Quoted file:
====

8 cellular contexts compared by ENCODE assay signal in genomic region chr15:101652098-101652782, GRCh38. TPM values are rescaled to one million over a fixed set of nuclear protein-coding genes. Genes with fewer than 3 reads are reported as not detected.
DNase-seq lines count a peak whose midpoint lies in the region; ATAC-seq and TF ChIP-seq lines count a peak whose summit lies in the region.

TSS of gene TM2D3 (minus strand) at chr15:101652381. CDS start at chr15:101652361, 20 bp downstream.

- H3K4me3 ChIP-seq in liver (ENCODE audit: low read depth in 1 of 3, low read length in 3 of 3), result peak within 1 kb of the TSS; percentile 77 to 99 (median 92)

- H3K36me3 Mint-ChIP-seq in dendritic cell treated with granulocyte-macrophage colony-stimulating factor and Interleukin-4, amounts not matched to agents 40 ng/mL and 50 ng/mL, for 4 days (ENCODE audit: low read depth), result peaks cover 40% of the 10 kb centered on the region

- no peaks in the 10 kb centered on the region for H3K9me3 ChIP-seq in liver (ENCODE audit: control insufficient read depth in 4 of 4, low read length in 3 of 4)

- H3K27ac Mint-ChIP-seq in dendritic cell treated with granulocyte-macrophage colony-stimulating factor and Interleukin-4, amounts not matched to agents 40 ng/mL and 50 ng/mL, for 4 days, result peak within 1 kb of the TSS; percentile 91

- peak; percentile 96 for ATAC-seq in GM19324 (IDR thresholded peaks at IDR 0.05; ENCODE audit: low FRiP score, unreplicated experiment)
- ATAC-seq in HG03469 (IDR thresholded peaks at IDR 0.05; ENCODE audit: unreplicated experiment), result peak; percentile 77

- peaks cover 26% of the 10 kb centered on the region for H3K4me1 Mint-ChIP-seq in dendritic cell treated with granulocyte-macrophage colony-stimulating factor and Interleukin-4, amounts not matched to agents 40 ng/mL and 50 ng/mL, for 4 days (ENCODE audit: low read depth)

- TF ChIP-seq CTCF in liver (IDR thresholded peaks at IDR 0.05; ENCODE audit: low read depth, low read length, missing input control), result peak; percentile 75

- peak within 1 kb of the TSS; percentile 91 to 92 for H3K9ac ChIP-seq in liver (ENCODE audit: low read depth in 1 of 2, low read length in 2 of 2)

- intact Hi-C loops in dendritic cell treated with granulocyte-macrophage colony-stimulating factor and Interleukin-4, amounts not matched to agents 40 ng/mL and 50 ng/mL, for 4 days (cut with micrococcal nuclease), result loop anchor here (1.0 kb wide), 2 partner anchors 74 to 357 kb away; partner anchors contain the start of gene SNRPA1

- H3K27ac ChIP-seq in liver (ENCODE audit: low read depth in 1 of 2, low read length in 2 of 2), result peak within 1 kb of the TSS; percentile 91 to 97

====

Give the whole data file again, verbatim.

8 cellular contexts compared by ENCODE assay signal in genomic region chr15:101652098-101652782, GRCh38. TPM values are rescaled to one million over a fixed set of nuclear protein-coding genes. Genes with fewer than 3 reads are reported as not detected.
DNase-seq lines count a peak whose midpoint lies in the region; ATAC-seq and TF ChIP-seq lines count a peak whose summit lies in the region.

TSS of gene TM2D3 (minus strand) at chr15:101652381. CDS start at chr15:101652361, 20 bp downstream.

- H3K4me3 ChIP-seq in liver (ENCODE audit: low read depth in 1 of 3, low read length in 3 of 3), result peak within 1 kb of the TSS; percentile 77 to 99 (median 92)

- H3K36me3 Mint-ChIP-seq in dendritic cell treated with granulocyte-macrophage colony-stimulating factor and Interleukin-4, amounts not matched to agents 40 ng/mL and 50 ng/mL, for 4 days (ENCODE audit: low read depth), result peaks cover 40% of the 10 kb centered on the region

- no peaks in the 10 kb centered on the region for H3K9me3 ChIP-seq in liver (ENCODE audit: control insufficient read depth in 4 of 4, low read length in 3 of 4)

- H3K27ac Mint-ChIP-seq in dendritic cell treated with granulocyte-macrophage colony-stimulating factor and Interleukin-4, amounts not matched to agents 40 ng/mL and 50 ng/mL, for 4 days, result peak within 1 kb of the TSS; percentile 91

- peak; percentile 96 for ATAC-seq in GM19324 (IDR thresholded peaks at IDR 0.05; ENCODE audit: low FRiP score, unreplicated experiment)
- ATAC-seq in HG03469 (IDR thresholded peaks at IDR 0.05; ENCODE audit: unreplicated experiment), result peak; percentile 77

- peaks cover 26% of the 10 kb centered on the region for H3K4me1 Mint-ChIP-seq in dendritic cell treated with granulocyte-macrophage colony-stimulating factor and Interleukin-4, amounts not matched to agents 40 ng/mL and 50 ng/mL, for 4 days (ENCODE audit: low read depth)

- TF ChIP-seq CTCF in liver (IDR thresholded peaks at IDR 0.05; ENCODE audit: low read depth, low read length, missing input control), result peak; percentile 75

- peak within 1 kb of the TSS; percentile 91 to 92 for H3K9ac ChIP-seq in liver (ENCODE audit: low read depth in 1 of 2, low read length in 2 of 2)

- intact Hi-C loops in dendritic cell treated with granulocyte-macrophage colony-stimulating factor and Interleukin-4, amounts not matched to agents 40 ng/mL and 50 ng/mL, for 4 days (cut with micrococcal nuclease), result loop anchor here (1.0 kb wide), 2 partner anchors 74 to 357 kb away; partner anchors contain the start of gene SNRPA1

- H3K27ac ChIP-seq in liver (ENCODE audit: low read depth in 1 of 2, low read length in 2 of 2), result peak within 1 kb of the TSS; percentile 91 to 97